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which potential solution would you support?

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Tim Dowse
which potential solution would you support?
on May 14, 2013 at 2:41:01 pm

Hey folks...

I've written about this in other posts, but it seems like there are a couple of potential solutions to the biggest practical CC issue that most people have - namely they will lose access to projects if they stop subscribing.

If people agree with one of the following, share with us all which one, and then write to adobe and make a feature request. I'm using this forum to see if there's momentum behind one or other suggestion.

My suggestion is a "loyalty" or "opt out" scheme, that would work as follows:
If you continuously subscribe to CC for, say, 5 years, then at that point you are allowed to opt out of the subscription and keep the software you have at that time on a perpetual license. You can keep subscribing if you choose, and as long as you have at least 5 years of continuous subscription, you always have the "opt out" option. That way Adobe has the incentive to keep developing, to stop people taking the opt-out option. And subscribers have the incentive to keep subscribing because they will keep their loyalty status only with continuous subscription, and they will keep getting Adobe's awesome updates, safe in the knowledge that the opt-out is there for them should things go t*ts up. A win-win?

An alternative suggestion that others have made is a "buy-out" option. Presumably that would be something along the lines of, at any time, you have the option to "buy-out" the current version you have on a perpetual license. I would imagine Adobe's price for a buy-out would be pretty high (perhaps $3k?).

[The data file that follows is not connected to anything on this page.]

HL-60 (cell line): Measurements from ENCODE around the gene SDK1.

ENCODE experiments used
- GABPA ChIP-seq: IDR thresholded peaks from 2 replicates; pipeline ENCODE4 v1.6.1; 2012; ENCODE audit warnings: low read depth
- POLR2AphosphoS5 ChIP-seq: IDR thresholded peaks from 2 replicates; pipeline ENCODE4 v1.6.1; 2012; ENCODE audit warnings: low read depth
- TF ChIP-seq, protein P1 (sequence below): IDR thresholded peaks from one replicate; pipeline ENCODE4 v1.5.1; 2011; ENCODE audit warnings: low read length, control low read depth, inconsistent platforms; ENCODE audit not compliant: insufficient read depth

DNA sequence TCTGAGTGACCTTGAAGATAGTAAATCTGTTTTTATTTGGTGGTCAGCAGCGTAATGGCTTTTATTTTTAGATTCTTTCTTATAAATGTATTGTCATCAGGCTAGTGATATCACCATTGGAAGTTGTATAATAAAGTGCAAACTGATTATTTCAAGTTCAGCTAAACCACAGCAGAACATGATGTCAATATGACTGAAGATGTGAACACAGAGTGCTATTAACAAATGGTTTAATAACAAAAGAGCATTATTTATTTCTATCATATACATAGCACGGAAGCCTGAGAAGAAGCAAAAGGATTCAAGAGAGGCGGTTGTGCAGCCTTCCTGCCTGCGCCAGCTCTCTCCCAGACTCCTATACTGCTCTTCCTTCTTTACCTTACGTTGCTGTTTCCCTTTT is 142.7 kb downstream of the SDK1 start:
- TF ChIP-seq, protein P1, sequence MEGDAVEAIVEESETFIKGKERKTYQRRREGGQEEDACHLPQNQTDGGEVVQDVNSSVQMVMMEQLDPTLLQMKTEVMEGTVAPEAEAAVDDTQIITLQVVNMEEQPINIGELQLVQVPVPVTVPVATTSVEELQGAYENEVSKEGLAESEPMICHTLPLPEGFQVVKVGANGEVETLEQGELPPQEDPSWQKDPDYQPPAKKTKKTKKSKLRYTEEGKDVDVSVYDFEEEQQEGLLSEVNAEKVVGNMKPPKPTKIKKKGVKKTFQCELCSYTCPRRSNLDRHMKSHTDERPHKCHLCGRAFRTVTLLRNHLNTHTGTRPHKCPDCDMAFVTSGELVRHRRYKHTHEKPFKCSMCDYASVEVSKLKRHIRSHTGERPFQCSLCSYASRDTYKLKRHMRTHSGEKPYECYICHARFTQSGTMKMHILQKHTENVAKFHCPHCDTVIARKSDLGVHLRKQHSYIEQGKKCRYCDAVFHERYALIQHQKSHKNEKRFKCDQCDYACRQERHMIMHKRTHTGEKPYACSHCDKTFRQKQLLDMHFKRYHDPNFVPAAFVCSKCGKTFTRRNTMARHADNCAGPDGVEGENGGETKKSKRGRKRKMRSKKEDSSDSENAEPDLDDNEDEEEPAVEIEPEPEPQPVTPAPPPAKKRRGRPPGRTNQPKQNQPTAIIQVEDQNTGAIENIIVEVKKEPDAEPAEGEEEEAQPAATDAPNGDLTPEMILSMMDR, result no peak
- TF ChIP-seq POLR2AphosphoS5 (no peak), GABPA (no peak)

A hybrid of this and the loyalty scheme is that the buy-out price gets lower the longer you've been a subscriber. I suspect Adobe won't like the buy-out option as much because it puts them back to where they were with irregular income.

FWIW, I think most folk's fears are exaggerated. BUT I like Adobe software, and I want the community to keep using it. So I'd like to see a solution to keep everyone (almost?!) happy.

So, would you be happy with one of these? With any?


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Aindreas Gallagher
Re: which potential solution would you support?
on May 14, 2013 at 3:42:16 pm

[Tim Dowse] "My suggestion is a "loyalty" or "opt out" scheme, that would work as follows:
If you continuously subscribe to CC for, say, 5 years, then at that point you are allowed to opt out of the subscription and keep the software you have at that time on a perpetual license."


This one. It fixes nearly everything in one go - Adobe customers are heavily incentivised to roll over the subscription every year for half a decade. But the Adobe customers know that they have some measure of control - and also they should feel very comfortable moving forward from year 5 - because they have exactly the same fallback security in 2018 that we have now with CS6 - an archived, owned iteration of the software in reserve. Would people conceivably step off the merrygoround in 2018? its possible, but this scenario gives adobe half a decade with secure subscriber revenue to figure out a setup as compelling as the contents of CS Next. Adobe have no problem making software that we would punch each other to get our hands on - they just need to inject a modicum of good faith trust into this. Inasmuch as we are being asked to trust adobe hugely here - they have to have some faith that we will stick around, we all love the products for god's sake.